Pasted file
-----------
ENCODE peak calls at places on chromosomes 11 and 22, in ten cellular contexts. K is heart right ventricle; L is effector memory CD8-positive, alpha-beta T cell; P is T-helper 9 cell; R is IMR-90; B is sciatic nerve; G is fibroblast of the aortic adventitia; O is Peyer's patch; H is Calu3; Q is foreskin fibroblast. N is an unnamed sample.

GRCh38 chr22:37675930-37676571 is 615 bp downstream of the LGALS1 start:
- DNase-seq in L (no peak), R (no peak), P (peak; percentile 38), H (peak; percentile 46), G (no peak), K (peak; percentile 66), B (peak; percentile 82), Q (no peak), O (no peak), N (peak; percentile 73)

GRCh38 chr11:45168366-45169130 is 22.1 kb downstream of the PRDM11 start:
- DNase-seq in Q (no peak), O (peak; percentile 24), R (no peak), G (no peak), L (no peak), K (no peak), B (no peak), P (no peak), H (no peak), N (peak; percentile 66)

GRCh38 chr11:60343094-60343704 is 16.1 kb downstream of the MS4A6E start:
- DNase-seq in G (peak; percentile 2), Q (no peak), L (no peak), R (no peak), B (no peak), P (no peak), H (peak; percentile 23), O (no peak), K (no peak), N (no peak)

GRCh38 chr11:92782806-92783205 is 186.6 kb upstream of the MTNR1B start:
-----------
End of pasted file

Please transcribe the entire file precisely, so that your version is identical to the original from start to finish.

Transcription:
ENCODE peak calls at places on chromosomes 11 and 22, in ten cellular contexts. K is heart right ventricle; L is effector memory CD8-positive, alpha-beta T cell; P is T-helper 9 cell; R is IMR-90; B is sciatic nerve; G is fibroblast of the aortic adventitia; O is Peyer's patch; H is Calu3; Q is foreskin fibroblast. N is an unnamed sample.

GRCh38 chr22:37675930-37676571 is 615 bp downstream of the LGALS1 start:
- DNase-seq in L (no peak), R (no peak), P (peak; percentile 38), H (peak; percentile 46), G (no peak), K (peak; percentile 66), B (peak; percentile 82), Q (no peak), O (no peak), N (peak; percentile 73)

GRCh38 chr11:45168366-45169130 is 22.1 kb downstream of the PRDM11 start:
- DNase-seq in Q (no peak), O (peak; percentile 24), R (no peak), G (no peak), L (no peak), K (no peak), B (no peak), P (no peak), H (no peak), N (peak; percentile 66)

GRCh38 chr11:60343094-60343704 is 16.1 kb downstream of the MS4A6E start:
- DNase-seq in G (peak; percentile 2), Q (no peak), L (no peak), R (no peak), B (no peak), P (no peak), H (peak; percentile 23), O (no peak), K (no peak), N (no peak)

GRCh38 chr11:92782806-92783205 is 186.6 kb upstream of the MTNR1B start: